Kia Asamiya was a mangaka I vaguely followed in the 1990s. Silent Mobius (one of Viz Manga’s first releases) was atmospheric and interesting and Steam Detectives (published as part of the Manga Vizion anthology) was lightweight, fun fluff. I always thought his strengths were more in design than storytelling. Therefore I never bothered with the 1996 TV anime series Nadesico, though I hear it is great, probably because Asamiya never actually wrote it, only drawing the manga adaptation. It seems to be a mix of serious drama and goofy comedy, with spaceships and giant robots. It’s probably worth a try.
A major hype show in the early 1990's was Record of Lodoss War, a 13 OVA series from 1990 that was followed up with a less beloved 27-episode TV series in 1998. Based on a series of fairly generic-sounding D&D-type novels by Ryo Mizuno (author of Record of Gancrest War, another novel series adapted into anime in 2018), Lodoss War is full of dragons, knights, elves and witches and is probably the classic anime equivalent of The Lord of the Rings. These days, generic fantasy settings are ubiquitous, certainly within the isekai sub-genre, but if you want to go back to see where all the tropes originated (or were at least codified), then Lodoss War would be a good place to start.
Other notable series on Funimation include Initial D (1998), a perennially popular car anime for gear-heads that I have never seen and have no intention of watching. The original 7-episode OVA Tenchi Muyo Ryo-Ohki (1992) is present in its presumably uncut “glory”. I’ve only ever seen the hilariously butchered Toonami versions. OVA series 2 and 3 seem unavailable to stream anywhere in the UK, series 4 has never been released in the West and the first episode of series 5 has randomly appeared on Crunchyroll. Who is even watching this show any more? This was the “original” harem comedy anime, or at least the one we should all blame for the explosion of dull copycats that clog the airwaves.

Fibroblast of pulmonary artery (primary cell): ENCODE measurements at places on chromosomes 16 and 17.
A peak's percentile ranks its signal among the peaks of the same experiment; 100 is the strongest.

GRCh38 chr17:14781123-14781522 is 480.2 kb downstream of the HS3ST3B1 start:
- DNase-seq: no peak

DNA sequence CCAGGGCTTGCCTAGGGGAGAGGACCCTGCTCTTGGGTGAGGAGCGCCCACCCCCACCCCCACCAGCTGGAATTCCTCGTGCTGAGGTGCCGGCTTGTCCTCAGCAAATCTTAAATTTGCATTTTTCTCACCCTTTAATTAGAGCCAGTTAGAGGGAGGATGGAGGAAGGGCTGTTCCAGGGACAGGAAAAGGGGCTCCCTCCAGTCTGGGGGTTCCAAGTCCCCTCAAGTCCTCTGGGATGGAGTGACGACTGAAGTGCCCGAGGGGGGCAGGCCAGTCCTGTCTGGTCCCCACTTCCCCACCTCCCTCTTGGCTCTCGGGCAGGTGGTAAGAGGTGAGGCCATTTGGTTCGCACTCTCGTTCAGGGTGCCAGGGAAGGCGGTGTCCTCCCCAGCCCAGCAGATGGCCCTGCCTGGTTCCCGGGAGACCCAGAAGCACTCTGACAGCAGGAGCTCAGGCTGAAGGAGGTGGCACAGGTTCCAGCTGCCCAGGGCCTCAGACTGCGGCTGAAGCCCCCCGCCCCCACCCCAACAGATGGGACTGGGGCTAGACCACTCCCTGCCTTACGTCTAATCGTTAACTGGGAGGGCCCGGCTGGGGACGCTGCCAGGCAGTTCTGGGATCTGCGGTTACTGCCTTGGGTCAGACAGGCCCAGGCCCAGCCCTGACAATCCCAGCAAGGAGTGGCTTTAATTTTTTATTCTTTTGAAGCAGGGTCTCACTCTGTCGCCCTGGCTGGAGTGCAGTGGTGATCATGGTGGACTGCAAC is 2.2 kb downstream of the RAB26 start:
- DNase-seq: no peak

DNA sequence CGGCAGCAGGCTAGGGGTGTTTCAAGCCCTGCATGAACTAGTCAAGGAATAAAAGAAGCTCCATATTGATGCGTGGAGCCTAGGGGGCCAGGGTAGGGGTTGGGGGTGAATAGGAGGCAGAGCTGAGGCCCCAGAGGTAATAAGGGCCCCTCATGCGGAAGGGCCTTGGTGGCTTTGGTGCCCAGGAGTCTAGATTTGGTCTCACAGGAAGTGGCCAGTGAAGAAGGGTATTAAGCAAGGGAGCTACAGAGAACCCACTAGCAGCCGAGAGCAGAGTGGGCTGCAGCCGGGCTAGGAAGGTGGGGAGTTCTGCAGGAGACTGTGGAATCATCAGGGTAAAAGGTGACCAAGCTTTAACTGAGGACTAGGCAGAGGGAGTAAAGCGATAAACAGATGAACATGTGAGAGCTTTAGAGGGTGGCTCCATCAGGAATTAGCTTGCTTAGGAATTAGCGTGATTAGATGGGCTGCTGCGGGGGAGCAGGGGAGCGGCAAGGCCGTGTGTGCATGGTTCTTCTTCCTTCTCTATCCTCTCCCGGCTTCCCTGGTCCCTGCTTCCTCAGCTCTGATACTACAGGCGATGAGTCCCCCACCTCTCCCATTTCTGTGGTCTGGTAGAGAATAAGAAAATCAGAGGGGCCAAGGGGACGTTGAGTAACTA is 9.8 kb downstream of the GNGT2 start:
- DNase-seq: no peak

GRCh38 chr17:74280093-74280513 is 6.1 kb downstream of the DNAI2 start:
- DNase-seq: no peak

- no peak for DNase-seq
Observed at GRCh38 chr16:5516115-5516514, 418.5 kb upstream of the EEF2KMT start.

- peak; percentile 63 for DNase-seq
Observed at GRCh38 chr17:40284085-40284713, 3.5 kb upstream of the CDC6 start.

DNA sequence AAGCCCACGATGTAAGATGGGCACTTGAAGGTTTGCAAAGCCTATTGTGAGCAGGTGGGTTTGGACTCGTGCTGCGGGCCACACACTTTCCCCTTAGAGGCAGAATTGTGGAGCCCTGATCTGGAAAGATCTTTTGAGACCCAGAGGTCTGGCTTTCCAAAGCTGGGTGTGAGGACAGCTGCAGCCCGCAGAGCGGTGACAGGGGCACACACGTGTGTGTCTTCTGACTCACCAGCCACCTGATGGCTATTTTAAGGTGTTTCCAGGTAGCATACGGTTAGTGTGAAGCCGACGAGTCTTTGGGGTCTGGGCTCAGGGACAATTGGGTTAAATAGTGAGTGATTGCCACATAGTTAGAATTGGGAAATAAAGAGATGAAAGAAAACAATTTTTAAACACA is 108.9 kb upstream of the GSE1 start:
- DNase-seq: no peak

Finally, and this one is cheating, I know: Star Blazers 2199 is the 2012 remake of 1974 Leiji Matsumoto TV series Space Battleship Yamato. Yamato is better known in North America as the heavily edited and westernised Star Blazers that ran on syndicated TV from 1979 onwards. For an entire generation of anime fans, Starblazers was their gateway drug to the anime medium. The original series is extremely dated now, but this no-expense-spared remake is absolutely fantastic, and criminally underlooked by modern fandom. I heartily recommend this show (at least the first season - the second, Starblazers 2202, isn’t anywhere near as good). I plan to write a more detailed overview of the show in the future, to coincide with its upcoming, long overdue UK blu-ray release.
HIDIVE: $4.99 monthly via paypal (no obvious price in British pounds)
HIDIVE is a relative newcomer to the anime streaming wars. It exists as the streaming arm of Sentai Filmworks and as such is mostly limited to that company’s portfolio. Sentai was Amazon’s partner for the aforementioned Anime Strike disaster, so there may be some crossover with Amazon in terms of newer show content. In terms of older anime, HIDIVE has Amazon beat, with some particularly big and important shows available.